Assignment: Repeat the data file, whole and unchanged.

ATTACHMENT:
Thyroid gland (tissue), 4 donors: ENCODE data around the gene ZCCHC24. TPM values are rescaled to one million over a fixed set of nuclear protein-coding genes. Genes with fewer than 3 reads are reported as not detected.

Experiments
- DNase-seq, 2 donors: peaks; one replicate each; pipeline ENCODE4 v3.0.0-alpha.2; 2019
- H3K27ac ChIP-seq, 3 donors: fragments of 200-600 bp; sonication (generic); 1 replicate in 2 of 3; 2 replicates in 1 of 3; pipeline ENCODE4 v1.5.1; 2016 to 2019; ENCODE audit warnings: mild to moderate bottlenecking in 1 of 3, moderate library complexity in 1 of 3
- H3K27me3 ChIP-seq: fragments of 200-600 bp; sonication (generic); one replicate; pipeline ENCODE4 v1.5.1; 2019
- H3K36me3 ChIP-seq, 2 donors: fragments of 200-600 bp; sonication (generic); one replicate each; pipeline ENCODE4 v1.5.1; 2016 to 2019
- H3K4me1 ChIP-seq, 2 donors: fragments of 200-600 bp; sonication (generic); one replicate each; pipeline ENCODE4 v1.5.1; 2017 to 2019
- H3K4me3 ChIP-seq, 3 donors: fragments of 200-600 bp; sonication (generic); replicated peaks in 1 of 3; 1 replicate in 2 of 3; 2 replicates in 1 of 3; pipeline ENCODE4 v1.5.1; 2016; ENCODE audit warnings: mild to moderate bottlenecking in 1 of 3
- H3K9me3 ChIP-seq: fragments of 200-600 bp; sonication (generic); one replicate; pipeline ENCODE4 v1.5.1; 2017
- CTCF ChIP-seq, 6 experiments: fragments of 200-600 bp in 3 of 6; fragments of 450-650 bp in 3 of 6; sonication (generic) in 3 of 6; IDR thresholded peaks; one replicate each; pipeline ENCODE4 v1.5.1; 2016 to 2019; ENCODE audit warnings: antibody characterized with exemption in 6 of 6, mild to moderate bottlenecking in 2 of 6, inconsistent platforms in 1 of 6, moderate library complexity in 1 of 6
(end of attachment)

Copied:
Thyroid gland (tissue), 4 donors: ENCODE data around the gene ZCCHC24. TPM values are rescaled to one million over a fixed set of nuclear protein-coding genes. Genes with fewer than 3 reads are reported as not detected.

Experiments
- DNase-seq, 2 donors: peaks; one replicate each; pipeline ENCODE4 v3.0.0-alpha.2; 2019
- H3K27ac ChIP-seq, 3 donors: fragments of 200-600 bp; sonication (generic); 1 replicate in 2 of 3; 2 replicates in 1 of 3; pipeline ENCODE4 v1.5.1; 2016 to 2019; ENCODE audit warnings: mild to moderate bottlenecking in 1 of 3, moderate library complexity in 1 of 3
- H3K27me3 ChIP-seq: fragments of 200-600 bp; sonication (generic); one replicate; pipeline ENCODE4 v1.5.1; 2019
- H3K36me3 ChIP-seq, 2 donors: fragments of 200-600 bp; sonication (generic); one replicate each; pipeline ENCODE4 v1.5.1; 2016 to 2019
- H3K4me1 ChIP-seq, 2 donors: fragments of 200-600 bp; sonication (generic); one replicate each; pipeline ENCODE4 v1.5.1; 2017 to 2019
- H3K4me3 ChIP-seq, 3 donors: fragments of 200-600 bp; sonication (generic); replicated peaks in 1 of 3; 1 replicate in 2 of 3; 2 replicates in 1 of 3; pipeline ENCODE4 v1.5.1; 2016; ENCODE audit warnings: mild to moderate bottlenecking in 1 of 3
- H3K9me3 ChIP-seq: fragments of 200-600 bp; sonication (generic); one replicate; pipeline ENCODE4 v1.5.1; 2017
- CTCF ChIP-seq, 6 experiments: fragments of 200-600 bp in 3 of 6; fragments of 450-650 bp in 3 of 6; sonication (generic) in 3 of 6; IDR thresholded peaks; one replicate each; pipeline ENCODE4 v1.5.1; 2016 to 2019; ENCODE audit warnings: antibody characterized with exemption in 6 of 6, mild to moderate bottlenecking in 2 of 6, inconsistent platforms in 1 of 6, moderate library complexity in 1 of 6